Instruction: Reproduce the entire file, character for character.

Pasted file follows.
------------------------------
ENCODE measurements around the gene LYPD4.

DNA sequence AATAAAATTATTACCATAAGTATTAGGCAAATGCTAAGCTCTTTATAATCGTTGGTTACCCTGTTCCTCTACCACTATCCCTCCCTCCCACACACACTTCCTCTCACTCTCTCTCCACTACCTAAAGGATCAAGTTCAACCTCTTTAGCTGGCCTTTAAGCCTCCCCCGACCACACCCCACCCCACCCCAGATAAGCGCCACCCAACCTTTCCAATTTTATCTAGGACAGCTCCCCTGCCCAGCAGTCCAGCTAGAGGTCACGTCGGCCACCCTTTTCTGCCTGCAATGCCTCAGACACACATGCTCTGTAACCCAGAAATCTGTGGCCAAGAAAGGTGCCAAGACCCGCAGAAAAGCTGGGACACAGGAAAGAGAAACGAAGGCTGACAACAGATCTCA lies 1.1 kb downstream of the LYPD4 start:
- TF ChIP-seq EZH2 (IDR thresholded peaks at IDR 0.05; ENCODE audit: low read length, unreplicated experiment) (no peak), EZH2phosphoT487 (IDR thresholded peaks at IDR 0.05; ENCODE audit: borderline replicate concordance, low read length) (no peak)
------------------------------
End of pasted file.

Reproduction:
ENCODE measurements around the gene LYPD4.

DNA sequence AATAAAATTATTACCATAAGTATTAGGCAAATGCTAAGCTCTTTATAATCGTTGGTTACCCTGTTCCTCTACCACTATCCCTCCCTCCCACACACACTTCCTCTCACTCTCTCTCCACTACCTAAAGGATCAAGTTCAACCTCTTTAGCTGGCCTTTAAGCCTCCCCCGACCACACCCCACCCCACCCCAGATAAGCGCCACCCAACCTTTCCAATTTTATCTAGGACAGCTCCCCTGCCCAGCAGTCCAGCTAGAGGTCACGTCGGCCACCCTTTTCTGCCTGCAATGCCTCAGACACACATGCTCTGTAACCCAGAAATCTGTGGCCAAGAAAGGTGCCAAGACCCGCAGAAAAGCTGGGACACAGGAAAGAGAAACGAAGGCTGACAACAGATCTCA lies 1.1 kb downstream of the LYPD4 start:
- TF ChIP-seq EZH2 (IDR thresholded peaks at IDR 0.05; ENCODE audit: low read length, unreplicated experiment) (no peak), EZH2phosphoT487 (IDR thresholded peaks at IDR 0.05; ENCODE audit: borderline replicate concordance, low read length) (no peak)